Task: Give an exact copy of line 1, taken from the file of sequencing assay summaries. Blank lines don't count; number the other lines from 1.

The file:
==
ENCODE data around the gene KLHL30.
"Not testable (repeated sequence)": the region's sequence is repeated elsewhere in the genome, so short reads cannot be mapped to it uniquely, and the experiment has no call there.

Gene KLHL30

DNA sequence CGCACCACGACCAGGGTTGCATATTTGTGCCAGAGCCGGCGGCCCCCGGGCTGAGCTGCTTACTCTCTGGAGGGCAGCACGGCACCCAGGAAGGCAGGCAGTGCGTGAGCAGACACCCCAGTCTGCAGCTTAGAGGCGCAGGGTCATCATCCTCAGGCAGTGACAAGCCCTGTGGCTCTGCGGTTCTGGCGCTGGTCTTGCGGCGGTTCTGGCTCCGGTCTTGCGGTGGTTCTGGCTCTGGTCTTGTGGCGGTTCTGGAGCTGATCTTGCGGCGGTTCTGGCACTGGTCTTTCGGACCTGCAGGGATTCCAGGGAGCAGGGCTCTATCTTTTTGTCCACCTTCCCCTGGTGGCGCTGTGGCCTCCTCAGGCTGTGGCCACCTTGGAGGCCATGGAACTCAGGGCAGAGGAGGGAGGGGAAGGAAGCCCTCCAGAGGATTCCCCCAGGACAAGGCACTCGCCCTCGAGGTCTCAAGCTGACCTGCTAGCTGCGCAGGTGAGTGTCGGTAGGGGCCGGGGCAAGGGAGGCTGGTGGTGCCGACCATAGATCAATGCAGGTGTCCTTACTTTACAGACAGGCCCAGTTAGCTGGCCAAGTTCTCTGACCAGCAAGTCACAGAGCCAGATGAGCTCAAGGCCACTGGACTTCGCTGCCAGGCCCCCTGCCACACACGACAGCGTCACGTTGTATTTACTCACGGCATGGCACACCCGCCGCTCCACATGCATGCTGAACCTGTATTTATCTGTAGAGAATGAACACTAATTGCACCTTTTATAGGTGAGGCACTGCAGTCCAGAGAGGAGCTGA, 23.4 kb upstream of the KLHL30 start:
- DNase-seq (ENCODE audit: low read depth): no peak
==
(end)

ENCODE data around the gene KLHL30.